The way he described it, their desires were pure, simple and shared by all humanity. They just wanted a voice in how their lives were organized. They just wanted what all of us want: food on the table, decent schools and regular trash pickup.

I wanted to know more about this guy. So I Googled him. Then I discovered he was on facebook. Well, you might just as well have told me he lived on my street. I spend a lot of time on facebook. I looked the guy up and found him. Then my fingers sat poised over the enter button. Should I friend him?

Could the world have actually become that small and that efficient that I could gain access to someone in Egypt with the press of a key on my laptop? Was it that easy to gain access with someone in the dead middle of a revolution? It was a little like crossing the Delaware with Washington but wearing a warmer coat.

But did I really want to enter this relationship? This would put me on record as connected to a guy living in a dangerous part of the world, who the bad people wanted to get rid of. Theoretically, dangerous people could find me if I connected with this guy. I knew this was a really far-fetched idea. I’m certainly not an international person of any interest to anyone. But I knew it was technically possible to find me if anyone wanted to badly enough. What exactly was the risk to my safety or reputation if I claimed any kind of relationship with Wael Ghonim?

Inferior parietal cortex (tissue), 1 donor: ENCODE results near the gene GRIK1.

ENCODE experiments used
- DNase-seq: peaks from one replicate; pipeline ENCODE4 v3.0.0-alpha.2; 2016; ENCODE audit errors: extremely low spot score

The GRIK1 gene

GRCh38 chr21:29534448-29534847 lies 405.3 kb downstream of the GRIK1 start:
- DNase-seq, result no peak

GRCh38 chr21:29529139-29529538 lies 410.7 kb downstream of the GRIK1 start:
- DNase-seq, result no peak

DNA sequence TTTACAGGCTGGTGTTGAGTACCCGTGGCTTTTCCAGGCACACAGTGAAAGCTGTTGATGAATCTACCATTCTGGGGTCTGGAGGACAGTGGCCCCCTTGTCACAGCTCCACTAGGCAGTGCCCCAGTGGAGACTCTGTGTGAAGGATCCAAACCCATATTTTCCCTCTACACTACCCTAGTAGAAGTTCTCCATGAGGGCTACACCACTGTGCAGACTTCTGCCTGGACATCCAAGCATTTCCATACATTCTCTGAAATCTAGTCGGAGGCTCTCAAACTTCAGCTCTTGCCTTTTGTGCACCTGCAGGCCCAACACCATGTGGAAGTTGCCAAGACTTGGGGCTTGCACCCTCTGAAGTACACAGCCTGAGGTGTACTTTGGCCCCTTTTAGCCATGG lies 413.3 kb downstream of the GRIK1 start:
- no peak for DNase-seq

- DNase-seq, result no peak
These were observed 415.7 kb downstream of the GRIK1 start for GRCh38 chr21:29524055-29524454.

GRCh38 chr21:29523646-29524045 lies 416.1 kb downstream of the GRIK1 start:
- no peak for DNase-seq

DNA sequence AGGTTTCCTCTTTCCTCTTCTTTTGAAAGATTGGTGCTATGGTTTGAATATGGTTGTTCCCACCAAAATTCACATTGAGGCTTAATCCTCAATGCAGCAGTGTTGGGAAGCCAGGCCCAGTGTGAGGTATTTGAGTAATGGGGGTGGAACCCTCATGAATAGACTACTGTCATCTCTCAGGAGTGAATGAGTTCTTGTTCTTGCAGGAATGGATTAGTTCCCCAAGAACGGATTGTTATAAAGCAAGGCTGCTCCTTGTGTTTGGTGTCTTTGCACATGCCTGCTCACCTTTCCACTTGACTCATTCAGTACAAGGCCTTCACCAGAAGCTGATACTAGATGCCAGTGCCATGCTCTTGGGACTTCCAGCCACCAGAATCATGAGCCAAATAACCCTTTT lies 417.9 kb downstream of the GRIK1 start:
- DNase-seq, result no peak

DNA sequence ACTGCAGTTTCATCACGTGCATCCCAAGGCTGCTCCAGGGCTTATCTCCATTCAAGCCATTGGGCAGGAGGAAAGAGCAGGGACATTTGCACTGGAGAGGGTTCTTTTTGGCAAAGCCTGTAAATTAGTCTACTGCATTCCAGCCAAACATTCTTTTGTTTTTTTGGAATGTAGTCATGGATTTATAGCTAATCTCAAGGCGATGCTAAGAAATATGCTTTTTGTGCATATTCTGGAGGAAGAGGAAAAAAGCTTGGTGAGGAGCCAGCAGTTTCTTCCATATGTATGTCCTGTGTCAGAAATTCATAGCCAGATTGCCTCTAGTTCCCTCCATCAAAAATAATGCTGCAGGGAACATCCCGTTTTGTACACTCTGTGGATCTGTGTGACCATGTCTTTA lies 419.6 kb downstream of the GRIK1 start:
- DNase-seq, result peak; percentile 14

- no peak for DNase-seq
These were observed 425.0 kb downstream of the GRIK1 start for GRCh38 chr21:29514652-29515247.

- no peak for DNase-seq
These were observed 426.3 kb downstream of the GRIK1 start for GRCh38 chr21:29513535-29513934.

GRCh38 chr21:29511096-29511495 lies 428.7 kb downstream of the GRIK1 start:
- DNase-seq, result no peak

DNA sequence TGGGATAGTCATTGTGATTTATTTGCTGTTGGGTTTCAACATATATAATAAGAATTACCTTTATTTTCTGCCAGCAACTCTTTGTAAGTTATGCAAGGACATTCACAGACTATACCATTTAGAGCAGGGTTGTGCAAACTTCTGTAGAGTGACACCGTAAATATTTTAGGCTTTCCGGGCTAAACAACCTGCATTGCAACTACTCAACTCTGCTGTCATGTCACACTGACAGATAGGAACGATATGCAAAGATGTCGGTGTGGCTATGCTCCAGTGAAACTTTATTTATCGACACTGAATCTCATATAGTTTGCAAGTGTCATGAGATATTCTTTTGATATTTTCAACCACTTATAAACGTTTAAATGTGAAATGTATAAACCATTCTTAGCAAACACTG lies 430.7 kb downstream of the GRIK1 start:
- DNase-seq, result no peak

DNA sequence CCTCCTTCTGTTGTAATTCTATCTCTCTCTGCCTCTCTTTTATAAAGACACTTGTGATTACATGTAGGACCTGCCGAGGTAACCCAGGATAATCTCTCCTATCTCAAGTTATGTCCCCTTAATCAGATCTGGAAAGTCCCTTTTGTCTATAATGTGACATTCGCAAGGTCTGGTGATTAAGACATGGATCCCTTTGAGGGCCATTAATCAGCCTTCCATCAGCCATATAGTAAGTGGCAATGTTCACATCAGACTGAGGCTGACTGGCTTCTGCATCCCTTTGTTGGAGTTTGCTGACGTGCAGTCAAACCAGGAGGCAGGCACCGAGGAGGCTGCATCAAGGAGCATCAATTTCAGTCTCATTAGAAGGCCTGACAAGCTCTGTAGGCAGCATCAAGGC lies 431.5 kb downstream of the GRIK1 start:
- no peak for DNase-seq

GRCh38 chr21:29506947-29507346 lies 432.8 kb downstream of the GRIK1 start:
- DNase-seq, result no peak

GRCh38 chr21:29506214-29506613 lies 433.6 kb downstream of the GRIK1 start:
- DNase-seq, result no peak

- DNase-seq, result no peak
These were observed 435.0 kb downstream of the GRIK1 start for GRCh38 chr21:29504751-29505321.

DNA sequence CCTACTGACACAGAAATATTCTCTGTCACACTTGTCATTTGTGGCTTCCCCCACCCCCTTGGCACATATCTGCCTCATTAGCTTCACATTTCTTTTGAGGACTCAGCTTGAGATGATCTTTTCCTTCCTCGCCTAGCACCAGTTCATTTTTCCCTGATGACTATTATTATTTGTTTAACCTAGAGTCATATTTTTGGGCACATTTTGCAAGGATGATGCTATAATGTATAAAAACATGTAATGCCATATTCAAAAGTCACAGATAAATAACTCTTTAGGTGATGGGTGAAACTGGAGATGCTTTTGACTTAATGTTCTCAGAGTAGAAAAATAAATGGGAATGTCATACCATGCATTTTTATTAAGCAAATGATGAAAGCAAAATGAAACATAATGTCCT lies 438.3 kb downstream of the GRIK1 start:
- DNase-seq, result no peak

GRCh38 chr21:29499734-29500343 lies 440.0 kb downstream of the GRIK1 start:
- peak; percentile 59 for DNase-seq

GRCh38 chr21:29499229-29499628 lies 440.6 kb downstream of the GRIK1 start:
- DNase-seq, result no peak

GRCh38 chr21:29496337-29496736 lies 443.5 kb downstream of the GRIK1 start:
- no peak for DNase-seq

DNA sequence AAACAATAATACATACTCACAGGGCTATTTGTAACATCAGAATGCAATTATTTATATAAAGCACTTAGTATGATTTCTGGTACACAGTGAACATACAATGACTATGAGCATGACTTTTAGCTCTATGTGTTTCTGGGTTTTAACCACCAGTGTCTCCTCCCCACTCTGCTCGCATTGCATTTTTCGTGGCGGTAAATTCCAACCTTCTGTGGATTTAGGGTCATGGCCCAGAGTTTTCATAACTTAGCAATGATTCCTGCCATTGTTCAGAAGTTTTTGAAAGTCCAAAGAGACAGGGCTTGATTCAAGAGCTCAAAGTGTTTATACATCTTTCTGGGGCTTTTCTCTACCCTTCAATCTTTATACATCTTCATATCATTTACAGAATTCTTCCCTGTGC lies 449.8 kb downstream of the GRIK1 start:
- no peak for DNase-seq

Curiosity beat out fear and I finally hit the enter button. The computer told me he already had too many friends and didn’t have room for another. I was a little relieved, to be honest.

At that moment it all came together for me.

Now I knew for sure that this was the guy the TV was talking about. And I realized how close I had come to having access to his message in a very personal way. I could even imagine him sitting in his living room setting up his facebook himself while his wife cooked dinner in the kitchen and his kids played at his feet. Not really so different from me sitting here in my own living room. The only thing limiting my relationship with Wael Ghonim was the limit of technology, the number of friends facebook can handle. And we all know those limits can be worked out. The middle man of television reporters was eliminated. I could now get my news directly from the source.

The world got much flatter for me and everyone else.